WOW! There were a few times I could have used this "back in the day" when all we had were "Manual Transmissions". Of course then we also had fewer idiots who knew how to sit a jack so as not to get hurt, Patience to think through safety precautions, lots of common sense and experience of being in "lonesome situations" where we had to come up with our own "How toos" were the name of living. At eighty, I would not be afraid too try this. HOWEVER I would take into consideration location of my vehicle --- Mostly what sort of slope or slant (forward, backwards, side ways, and prepare), for that before pulling the rope having given careful thought to the possible movement of the car in ANY direction. Yes! With a driving wheel up it's motion is limited.

author
ClaudeA2 (author)2016-10-06

Great video. BTW in the 60s you could buy a pulley to add to your VW Beetle motor so that you could start it by pulling on a rope, like a lawnmower or an outboard. Obviously works only with reasonably low compression motors.

author
nstvstv (author)ClaudeA22016-10-06

Additionally old Beetles did have limited slip differentials, so would drive off the jack and probably keep going even in third gear, if you used the rope method. Unless both rear wheels were raised securely off the ground. Same for the early VW buses, transporters and Karman Ghias.

author
mamod (author)nstvstv2016-10-07

Older model Beetles DID NOT have limited slip differentials

author
nstvstv (author)mamod2016-10-07

I'm pretty sure my 1957 model beetle did, along with the other transaxle ones.
Also had a DAF 44 belt drive auto with lsd.

author
Chris W.J (author)nstvstv2016-10-11

You both are correct. I owned several Beetles and a Thing and one of the beetles had it but it was rare. You can still buy them on ebay

vw.JPG
author
mamod (author)nstvstv2016-10-07

None of the vehicles you mention had LSD A quick perusal of the vehicle manufacturers specifications will confirm that. In the case of the DAF the belt drive system comprised two vee shaped pulleys linked by a fixed length belt. The engine end pulley being split vertically with the outer half having centrifugal weights attached which depending on the engine RPM would cause that pulley to move sideways thus altering the diameter of the contact area of the belt at that end and thus creating varying rpm ratio.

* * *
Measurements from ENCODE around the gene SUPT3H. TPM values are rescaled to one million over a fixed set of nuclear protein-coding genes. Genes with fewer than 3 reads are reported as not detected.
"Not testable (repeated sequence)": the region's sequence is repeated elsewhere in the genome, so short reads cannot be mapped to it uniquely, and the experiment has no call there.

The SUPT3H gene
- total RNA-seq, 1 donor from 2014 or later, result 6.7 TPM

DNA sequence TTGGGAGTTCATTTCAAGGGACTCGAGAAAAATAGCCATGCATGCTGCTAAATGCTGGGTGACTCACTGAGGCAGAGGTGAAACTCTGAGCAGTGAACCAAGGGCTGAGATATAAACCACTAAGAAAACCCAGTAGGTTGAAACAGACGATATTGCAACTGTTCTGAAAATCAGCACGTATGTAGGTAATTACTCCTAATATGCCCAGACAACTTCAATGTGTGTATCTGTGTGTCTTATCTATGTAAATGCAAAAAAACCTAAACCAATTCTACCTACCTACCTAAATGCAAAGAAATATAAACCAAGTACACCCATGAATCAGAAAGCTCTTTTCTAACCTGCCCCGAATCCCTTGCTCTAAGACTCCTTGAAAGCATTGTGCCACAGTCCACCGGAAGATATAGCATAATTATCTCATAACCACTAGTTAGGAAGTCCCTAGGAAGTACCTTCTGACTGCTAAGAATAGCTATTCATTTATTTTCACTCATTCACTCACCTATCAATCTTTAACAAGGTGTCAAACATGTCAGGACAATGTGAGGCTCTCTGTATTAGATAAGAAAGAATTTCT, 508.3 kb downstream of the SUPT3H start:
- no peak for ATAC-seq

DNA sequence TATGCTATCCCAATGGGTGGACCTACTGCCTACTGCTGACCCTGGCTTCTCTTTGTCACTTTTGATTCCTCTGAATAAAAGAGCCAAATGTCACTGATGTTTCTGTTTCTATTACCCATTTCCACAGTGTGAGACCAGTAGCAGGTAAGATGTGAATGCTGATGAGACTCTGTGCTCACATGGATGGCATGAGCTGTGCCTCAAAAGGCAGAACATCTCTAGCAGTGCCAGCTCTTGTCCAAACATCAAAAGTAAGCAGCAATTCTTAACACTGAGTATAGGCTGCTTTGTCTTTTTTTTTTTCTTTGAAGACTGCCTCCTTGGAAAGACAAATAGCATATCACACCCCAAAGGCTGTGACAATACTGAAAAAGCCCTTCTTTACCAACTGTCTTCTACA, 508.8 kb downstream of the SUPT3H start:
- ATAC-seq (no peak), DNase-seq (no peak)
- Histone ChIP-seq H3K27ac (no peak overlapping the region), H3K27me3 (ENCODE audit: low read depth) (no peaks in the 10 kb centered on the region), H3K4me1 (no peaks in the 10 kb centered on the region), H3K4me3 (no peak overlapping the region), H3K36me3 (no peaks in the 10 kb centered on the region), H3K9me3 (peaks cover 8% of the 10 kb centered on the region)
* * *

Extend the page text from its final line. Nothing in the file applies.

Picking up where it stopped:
author
nstvstv (author)mamod2016-10-08

Quick perusal of om spec should have revealed one belt to each wheel, which with the CVT system has same effect as lsd, so the wheel with least resistance does spin most, but the load bearing wheel still moves. That's why the little 44 was so good in snow and mud, it kept going. The 2 engine end pulleys are linked to the engine by a prop shaft.
The point was you wouldn't start one with this method.
As for the old beetle, the loaded wheel did continue to creep, this was my experience from the time, apparently confirmed 50 years later. If it wasn't a full lsd it did a good imitation.
https://www.youtube.com/watch?v=V4q_6YjPQ3k

author
mamod (author)nstvstv2016-10-08

What the early Beetles were fitted with was the ZF Type B-70 sliding pin and cam differential which was an automatic locking type differential, not a limited slip type differential.

Automatic locking type differentials have certain similar operational characteristics to a LSD But are designed to perform a different function.

T

author
nstvstv (author)mamod2016-10-09

Didn't the loaded wheel move then? I was sure that's what caused mine to fall off the jack, but it was a few years ago now, about 1971 when I had the oldest Beetle, a 1958/9 model. Also seemed to keep both wheels turning in snow, sand, mud, etc.